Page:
In view of the sustained period of political uncertainty which followed Solon’s reforms, and indeed the acrimony with which they were greeted by many of Athens’ leading citizens, it would be easy to suspect that Peisistatos would wish to make it a priority to undo what Solon had done. As an aristocrat himself, it would hardly have been surprising if Peistratos had wished to re-introduce the old privileges of the pre-Solonian settlement. This is not, however, what he did. Instead, our authorities tell us, he sought to keep in place and shore up the reforms Solon had inaugurated. The same approach was adopted, moreover, by Peisistratos’ son, Hippias, when he took over as the city’s tyrant after his father’s death in 527.

So Peisistratos didn’t abolish Solon’s reforms. By leaving the reforms intact, he instead preserved a feature of Athenian politics that many historians – both in antiquity and since – have seen as a crucial pillar in the development of the Athenian democracy.

Yet the period of Peisistratos’ tyranny is not of interest simply because Solon’s reforms remained effective throughout its duration. It is interesting also because, on what is now a pretty conventional view among scholars, so much else seems to have flourished at Athens during the period of his tyranny.

Yes, there is an absence of sustained historical narrative in our surviving accounts dealing with the period. Ancient authors (like Herodotus and Aristotle) who traced the ‘rise’ of Athenian democracy were more interested in talking up the careers of the great ‘democratic’ reformers, Solon and Cleisthenes, Ephialtes and Pericles, than they were in celebrating the likes of Peisistratos and his sons – and this leaves something of a gap in what they wrote when they turned their attention (briefly) to the careers of the latter.

At the same time, there are some clear signs in the surviving evidence that there was a kind of cultural efflorescence at Athens during the period of Peisistratos’ tyranny.* Provisions were made, for instance, for the reorganisation of the main festival of Athena, goddess of Athens: the Panathenaia. A racetrack was constructed and impressive, large vases were created as prizes for winners of races at the festival.

Peisistratos seems also to have had a significant hand in the building of religious sculptures and buildings for Athena on the Acropolis. A new building was also constructed for the celebration of the famous Mysteries at Eleusis, near Athens, during his reign. And the City Dionysia festival, dedicated to the god Dionysus, was also reorganised under Peisistratos’ auspices. The first Greek tragedies, it seems, were performed in the context of this festival – not at the height of Athens’ period of democracy, but under Peisistratos’ tyranny. (So often, the development of theatre at Athens is understood as a paradigmatic symbol of the city’s democracy, later in the fifth century: the origins of theatrical performance in the context of tyranny sit in interesting tension with this perception).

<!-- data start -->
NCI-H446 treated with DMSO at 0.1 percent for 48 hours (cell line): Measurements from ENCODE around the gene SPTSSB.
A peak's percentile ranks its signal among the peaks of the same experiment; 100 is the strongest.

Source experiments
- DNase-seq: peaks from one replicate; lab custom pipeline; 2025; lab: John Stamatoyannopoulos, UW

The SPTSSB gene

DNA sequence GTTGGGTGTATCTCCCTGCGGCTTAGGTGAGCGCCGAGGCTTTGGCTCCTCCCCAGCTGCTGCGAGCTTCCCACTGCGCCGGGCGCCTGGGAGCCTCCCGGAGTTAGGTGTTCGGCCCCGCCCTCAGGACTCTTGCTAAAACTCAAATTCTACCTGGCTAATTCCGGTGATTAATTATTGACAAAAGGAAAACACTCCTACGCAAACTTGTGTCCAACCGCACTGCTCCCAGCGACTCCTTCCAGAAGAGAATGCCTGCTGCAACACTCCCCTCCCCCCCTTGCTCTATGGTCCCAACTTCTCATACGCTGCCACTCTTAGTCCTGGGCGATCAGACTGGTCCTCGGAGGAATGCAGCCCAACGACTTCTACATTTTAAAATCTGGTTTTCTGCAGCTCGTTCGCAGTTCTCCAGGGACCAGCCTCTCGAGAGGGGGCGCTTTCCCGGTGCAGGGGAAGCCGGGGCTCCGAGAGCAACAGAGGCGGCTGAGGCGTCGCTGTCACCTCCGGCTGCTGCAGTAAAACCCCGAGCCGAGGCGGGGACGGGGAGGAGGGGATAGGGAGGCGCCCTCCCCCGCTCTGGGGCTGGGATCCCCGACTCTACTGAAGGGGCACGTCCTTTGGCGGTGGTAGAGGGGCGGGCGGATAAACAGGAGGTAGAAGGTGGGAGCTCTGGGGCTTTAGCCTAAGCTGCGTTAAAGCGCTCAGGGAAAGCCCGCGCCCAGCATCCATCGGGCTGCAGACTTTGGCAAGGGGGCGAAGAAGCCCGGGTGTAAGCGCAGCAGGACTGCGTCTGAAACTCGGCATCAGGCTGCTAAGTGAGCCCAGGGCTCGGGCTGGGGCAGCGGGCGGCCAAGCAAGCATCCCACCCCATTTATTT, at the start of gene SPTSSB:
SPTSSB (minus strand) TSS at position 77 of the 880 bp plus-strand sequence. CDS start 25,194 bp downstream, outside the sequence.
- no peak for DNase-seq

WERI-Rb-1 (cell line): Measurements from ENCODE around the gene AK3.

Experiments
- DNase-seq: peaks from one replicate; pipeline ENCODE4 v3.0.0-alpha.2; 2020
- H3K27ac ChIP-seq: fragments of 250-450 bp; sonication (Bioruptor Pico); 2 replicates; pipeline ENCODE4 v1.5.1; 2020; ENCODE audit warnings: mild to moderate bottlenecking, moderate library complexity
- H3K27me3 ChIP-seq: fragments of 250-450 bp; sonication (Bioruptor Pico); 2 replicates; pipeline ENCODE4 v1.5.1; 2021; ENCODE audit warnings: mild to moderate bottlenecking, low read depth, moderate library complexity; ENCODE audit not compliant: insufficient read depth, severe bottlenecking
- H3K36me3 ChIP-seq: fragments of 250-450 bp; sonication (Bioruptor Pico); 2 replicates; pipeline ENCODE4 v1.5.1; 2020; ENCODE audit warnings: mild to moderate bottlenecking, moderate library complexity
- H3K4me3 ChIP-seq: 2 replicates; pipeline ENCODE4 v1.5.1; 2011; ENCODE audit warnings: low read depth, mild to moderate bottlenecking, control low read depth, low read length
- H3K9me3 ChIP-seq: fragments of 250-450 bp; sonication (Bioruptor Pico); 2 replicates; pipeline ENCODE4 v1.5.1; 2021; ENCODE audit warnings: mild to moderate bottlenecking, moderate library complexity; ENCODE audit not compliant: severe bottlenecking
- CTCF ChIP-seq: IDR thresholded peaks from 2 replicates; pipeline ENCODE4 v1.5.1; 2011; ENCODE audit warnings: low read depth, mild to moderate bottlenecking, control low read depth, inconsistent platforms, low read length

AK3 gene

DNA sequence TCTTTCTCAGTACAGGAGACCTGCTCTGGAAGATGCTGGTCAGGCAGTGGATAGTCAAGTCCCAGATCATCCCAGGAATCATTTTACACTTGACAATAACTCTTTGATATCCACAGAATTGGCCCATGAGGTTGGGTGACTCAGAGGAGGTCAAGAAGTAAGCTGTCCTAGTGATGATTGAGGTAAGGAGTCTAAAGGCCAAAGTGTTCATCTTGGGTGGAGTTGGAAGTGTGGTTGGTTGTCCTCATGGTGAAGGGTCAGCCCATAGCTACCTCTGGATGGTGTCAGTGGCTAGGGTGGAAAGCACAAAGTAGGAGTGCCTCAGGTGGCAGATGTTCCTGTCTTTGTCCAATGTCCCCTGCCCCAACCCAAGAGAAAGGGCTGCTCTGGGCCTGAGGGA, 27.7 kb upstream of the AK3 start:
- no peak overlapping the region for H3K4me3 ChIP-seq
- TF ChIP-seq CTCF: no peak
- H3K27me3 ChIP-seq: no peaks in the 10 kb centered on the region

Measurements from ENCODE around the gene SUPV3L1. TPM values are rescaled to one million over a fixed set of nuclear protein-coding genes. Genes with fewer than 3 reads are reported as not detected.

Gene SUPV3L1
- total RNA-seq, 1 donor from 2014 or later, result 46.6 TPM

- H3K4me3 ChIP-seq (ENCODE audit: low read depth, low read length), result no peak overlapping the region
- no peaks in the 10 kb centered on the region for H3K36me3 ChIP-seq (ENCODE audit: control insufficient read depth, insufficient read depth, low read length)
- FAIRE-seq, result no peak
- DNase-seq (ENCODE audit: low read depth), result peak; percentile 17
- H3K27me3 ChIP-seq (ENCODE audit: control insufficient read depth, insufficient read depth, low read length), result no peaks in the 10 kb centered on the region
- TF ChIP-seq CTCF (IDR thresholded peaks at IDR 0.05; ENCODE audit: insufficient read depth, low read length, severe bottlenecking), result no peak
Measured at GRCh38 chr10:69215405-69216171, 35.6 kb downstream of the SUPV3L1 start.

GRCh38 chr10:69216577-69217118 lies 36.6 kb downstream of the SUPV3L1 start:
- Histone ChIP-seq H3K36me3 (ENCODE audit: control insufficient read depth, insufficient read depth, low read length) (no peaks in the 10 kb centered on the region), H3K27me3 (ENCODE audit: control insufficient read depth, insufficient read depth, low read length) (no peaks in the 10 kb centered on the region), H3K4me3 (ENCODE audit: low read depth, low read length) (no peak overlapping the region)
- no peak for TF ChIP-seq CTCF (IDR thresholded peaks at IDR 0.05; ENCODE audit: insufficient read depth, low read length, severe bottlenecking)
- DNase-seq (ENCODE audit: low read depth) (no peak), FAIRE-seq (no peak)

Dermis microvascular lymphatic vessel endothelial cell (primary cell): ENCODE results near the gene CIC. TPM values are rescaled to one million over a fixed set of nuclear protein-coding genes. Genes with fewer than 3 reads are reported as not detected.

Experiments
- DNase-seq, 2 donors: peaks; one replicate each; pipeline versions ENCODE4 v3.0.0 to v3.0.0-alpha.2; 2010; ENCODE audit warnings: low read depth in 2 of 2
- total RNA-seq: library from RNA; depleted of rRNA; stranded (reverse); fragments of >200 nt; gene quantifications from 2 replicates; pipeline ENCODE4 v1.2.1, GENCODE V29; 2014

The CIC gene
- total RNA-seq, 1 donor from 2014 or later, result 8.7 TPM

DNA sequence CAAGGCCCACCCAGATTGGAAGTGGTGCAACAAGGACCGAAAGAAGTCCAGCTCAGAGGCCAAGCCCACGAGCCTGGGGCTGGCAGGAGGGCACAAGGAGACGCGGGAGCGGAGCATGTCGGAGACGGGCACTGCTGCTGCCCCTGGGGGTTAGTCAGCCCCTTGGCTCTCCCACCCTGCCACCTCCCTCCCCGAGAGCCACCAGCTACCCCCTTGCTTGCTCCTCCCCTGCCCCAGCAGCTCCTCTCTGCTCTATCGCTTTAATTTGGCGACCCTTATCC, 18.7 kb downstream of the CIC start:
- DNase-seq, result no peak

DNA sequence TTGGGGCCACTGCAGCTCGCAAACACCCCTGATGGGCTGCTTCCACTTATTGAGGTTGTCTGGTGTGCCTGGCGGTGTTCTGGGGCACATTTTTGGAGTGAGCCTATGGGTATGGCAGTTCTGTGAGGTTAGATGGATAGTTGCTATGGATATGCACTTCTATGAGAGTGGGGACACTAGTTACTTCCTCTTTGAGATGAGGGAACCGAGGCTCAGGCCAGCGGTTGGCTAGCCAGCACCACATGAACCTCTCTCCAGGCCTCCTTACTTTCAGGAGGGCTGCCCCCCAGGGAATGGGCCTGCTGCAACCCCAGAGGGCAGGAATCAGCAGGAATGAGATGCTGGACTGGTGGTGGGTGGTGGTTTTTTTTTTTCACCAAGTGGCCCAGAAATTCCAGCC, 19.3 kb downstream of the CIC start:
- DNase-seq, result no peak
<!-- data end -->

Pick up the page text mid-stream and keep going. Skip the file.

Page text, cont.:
Finally, in addition to all the religious activity that characterised the tyranny of Peisistratos, much artwork of lasting note was also created during this period: stunning Attic black and early red figure vase paintings, for instance, were created by some of the biggest names in Athenian pottery and painting: Nearchos, Euphronios and Euthymides.

01500601.jpg
Attic black figure vase from c. 530 BC

It is easy to see, then, why contemporary historians find it easy to assess Peisistratos’ tyranny as a period of rule notable for cultural and religious achievement at Athens.** Certainly this tyranny serves as a stark reminder that democratic governments – whether ancient or modern – have not been the only ones to sponsor and give rise to influential cultural developments. It also represents an important interruption in the succession of ‘great men’ – from Solon to Cleisthenes, and on into the fifth century, to Ephialtes and Pericles – who brought democracy to Athens. It thus serves as an important reminder of the complex and historically unpredictable character of the emergence of democracy at Athens – both in terms of the city’s democratic institutions and of the key figures who laid the ground for them.

*I rely here on the excellent summary of Oswyn Murray, Early Greece p270f.

**This remains the dominant perspective in spite of recent attempts to probe the evidence – as, for example, in Heleen Sancisi-Weerdenburg, ed. (2000), Peisistratos and the Tyranny: A Reappraisal of the Evidence.

Theseus the Democrat

Just as modern theatre, film and costume drama can contain elements of anachronism, whereby storylines are adapted and/or jazzed up to produce a contemporary resonance (or provocation), so the same could be true of the very earliest theatrical productions in fifth century Athens. A good example of one such anachronism occurs in Euripides’ Suppliants, a play first performed in 423 BC.